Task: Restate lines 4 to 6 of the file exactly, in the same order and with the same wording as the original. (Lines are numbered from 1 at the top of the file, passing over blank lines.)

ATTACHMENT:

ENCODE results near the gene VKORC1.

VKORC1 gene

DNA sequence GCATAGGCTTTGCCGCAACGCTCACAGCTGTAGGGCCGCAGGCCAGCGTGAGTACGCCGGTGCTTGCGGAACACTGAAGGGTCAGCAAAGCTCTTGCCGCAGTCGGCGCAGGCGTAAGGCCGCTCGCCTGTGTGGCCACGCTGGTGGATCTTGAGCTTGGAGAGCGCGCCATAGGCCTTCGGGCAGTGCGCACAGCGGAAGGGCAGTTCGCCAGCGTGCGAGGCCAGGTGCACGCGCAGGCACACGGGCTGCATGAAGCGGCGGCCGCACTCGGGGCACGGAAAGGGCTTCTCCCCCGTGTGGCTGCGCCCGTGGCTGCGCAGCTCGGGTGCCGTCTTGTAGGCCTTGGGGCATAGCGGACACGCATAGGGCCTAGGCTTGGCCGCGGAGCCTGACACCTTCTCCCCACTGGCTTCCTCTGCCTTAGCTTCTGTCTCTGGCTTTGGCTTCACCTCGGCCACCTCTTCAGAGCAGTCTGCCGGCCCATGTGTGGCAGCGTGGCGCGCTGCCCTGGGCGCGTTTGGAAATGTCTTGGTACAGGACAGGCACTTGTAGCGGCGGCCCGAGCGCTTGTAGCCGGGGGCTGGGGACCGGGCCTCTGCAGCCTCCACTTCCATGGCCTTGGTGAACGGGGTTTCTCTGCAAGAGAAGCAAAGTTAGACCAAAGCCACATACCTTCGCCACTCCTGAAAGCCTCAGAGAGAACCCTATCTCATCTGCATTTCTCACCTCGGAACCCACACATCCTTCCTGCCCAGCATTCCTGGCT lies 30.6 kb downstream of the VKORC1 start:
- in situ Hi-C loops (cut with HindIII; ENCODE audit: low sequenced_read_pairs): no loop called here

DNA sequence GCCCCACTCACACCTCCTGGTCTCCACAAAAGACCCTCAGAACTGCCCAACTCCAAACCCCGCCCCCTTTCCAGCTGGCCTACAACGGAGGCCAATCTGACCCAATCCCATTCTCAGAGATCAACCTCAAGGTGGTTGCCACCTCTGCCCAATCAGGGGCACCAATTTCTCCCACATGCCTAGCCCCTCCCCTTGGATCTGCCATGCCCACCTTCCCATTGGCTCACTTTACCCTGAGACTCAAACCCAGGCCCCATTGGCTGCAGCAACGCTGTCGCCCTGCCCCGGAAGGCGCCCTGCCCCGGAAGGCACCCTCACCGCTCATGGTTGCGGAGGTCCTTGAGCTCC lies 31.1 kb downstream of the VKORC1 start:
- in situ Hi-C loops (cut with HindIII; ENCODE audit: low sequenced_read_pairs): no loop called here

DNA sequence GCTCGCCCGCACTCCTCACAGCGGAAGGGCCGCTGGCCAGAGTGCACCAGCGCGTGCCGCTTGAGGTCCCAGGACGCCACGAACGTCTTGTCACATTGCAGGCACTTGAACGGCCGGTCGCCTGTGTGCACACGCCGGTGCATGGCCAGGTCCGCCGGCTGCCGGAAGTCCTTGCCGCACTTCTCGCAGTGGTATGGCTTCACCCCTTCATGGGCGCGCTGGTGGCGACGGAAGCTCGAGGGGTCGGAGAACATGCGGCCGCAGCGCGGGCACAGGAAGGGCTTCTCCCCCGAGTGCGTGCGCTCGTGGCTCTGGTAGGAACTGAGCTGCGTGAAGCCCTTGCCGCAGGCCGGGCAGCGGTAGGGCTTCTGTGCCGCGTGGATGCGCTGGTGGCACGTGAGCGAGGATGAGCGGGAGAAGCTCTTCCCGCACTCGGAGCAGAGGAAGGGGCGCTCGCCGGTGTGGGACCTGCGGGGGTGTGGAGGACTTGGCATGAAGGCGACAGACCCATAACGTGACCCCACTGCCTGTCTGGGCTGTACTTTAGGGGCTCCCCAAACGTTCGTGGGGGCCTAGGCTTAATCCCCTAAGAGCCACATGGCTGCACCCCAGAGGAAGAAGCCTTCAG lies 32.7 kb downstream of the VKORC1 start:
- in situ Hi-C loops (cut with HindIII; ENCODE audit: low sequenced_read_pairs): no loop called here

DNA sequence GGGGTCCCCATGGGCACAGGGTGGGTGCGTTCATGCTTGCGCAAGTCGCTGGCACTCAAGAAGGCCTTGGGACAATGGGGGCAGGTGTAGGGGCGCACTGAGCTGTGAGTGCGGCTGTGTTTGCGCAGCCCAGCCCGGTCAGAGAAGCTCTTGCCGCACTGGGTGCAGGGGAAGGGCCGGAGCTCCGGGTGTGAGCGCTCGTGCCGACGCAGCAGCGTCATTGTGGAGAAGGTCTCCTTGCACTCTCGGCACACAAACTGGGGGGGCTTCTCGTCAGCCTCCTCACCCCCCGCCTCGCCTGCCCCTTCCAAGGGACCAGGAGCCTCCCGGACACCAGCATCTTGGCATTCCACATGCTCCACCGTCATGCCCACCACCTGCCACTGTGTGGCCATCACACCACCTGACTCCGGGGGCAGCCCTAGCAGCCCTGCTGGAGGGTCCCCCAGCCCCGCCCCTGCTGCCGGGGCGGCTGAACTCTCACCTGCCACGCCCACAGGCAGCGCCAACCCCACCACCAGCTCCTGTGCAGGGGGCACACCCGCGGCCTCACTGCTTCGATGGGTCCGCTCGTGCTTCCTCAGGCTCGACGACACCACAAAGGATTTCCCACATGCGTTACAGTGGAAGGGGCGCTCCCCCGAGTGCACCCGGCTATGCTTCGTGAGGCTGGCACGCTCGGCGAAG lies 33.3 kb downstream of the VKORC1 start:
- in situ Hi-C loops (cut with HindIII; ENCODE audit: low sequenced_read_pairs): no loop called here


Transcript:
- in situ Hi-C loops (cut with HindIII; ENCODE audit: low sequenced_read_pairs): no loop called here

DNA sequence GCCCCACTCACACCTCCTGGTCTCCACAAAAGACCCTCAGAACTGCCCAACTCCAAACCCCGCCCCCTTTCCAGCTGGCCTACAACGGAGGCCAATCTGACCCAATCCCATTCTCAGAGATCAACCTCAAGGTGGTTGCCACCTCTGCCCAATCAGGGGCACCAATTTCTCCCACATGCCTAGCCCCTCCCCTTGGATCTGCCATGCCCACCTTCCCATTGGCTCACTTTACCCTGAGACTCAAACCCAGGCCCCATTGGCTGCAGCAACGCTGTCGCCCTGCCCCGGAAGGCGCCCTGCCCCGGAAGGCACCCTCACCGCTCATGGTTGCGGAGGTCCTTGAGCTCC lies 31.1 kb downstream of the VKORC1 start:
- in situ Hi-C loops (cut with HindIII; ENCODE audit: low sequenced_read_pairs): no loop called here